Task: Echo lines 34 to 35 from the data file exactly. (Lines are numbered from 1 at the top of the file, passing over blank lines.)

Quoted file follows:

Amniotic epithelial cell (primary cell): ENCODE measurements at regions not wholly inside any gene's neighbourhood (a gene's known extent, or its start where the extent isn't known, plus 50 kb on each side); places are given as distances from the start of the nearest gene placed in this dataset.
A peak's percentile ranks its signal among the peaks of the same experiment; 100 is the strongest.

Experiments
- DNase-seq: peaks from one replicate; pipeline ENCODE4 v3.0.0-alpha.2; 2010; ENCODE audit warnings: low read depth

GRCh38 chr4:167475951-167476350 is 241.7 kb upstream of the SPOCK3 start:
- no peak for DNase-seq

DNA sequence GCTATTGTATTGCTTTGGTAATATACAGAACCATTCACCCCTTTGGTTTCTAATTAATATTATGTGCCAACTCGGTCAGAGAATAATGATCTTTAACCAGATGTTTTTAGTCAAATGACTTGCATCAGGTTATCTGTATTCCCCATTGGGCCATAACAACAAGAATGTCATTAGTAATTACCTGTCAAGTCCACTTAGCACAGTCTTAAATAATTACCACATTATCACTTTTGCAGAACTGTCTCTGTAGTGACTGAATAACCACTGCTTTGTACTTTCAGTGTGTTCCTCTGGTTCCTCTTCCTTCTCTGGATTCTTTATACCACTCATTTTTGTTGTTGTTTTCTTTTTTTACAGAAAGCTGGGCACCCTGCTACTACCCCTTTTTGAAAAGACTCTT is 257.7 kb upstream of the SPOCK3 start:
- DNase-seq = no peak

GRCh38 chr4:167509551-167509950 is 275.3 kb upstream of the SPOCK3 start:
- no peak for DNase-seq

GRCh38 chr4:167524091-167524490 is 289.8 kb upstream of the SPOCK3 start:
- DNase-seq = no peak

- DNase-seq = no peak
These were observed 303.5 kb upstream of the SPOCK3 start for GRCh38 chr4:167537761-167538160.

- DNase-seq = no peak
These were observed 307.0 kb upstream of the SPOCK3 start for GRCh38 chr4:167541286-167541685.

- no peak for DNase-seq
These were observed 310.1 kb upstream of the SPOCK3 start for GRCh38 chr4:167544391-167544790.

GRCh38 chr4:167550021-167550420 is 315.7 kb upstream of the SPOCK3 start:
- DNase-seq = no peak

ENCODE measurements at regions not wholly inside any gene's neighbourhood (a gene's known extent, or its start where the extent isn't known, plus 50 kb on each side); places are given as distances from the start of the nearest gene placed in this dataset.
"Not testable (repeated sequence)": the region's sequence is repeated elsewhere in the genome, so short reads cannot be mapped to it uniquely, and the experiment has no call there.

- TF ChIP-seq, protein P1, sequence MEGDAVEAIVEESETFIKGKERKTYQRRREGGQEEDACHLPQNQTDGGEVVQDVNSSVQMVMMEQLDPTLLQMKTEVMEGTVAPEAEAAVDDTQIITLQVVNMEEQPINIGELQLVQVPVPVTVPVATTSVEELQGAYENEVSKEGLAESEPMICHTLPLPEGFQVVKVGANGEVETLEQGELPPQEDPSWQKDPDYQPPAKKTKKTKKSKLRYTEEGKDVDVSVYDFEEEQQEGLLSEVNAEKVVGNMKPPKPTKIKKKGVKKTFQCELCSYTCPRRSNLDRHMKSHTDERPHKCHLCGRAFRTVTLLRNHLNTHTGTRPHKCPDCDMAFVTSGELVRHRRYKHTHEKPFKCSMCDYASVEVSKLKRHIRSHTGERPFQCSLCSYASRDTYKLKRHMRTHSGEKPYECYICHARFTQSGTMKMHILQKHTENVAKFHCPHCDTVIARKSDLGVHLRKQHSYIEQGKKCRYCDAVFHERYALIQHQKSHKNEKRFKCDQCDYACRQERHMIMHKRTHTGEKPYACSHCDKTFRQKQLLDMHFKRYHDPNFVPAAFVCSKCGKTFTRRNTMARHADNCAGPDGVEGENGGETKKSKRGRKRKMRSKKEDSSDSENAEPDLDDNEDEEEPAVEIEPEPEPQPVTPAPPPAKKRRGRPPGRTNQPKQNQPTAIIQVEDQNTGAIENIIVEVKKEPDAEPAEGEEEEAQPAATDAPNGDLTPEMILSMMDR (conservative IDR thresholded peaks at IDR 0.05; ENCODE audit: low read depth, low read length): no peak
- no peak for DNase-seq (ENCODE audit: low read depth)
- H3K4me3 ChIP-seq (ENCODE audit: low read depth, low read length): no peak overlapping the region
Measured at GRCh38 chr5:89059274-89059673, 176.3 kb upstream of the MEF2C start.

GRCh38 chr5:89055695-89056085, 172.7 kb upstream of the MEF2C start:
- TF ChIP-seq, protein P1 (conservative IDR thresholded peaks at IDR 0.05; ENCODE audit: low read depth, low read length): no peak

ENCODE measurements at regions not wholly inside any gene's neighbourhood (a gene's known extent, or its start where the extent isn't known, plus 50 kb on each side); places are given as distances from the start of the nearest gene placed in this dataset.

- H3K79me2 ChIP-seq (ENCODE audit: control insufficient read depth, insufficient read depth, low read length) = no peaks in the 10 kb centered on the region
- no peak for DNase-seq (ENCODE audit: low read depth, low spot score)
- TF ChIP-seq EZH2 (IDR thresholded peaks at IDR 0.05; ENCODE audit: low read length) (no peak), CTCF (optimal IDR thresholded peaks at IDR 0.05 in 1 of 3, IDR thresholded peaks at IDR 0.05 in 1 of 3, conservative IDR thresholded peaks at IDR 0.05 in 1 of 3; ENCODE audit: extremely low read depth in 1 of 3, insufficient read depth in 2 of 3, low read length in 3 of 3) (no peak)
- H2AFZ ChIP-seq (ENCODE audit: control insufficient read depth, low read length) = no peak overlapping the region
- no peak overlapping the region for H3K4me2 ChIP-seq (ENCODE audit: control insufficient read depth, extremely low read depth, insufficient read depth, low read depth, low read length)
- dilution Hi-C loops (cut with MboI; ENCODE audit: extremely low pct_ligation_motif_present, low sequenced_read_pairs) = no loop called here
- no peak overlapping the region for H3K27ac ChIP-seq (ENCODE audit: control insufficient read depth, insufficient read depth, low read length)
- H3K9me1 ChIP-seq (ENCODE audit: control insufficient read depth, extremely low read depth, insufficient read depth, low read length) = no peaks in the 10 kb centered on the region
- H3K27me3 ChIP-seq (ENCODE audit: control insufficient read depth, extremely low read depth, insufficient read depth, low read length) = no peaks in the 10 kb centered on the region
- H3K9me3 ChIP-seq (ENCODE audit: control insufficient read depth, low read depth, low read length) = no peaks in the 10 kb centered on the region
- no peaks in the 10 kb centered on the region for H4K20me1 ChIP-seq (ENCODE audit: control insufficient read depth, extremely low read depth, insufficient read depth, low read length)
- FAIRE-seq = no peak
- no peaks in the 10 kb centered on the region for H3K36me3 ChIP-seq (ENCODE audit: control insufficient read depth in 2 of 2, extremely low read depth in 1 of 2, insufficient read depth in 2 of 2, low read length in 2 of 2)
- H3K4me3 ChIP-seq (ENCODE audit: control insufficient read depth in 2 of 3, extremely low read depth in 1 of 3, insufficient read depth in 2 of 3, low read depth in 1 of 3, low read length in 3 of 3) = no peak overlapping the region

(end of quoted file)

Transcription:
- no peak overlapping the region for H3K4me2 ChIP-seq (ENCODE audit: control insufficient read depth, extremely low read depth, insufficient read depth, low read depth, low read length)
- dilution Hi-C loops (cut with MboI; ENCODE audit: extremely low pct_ligation_motif_present, low sequenced_read_pairs) = no loop called here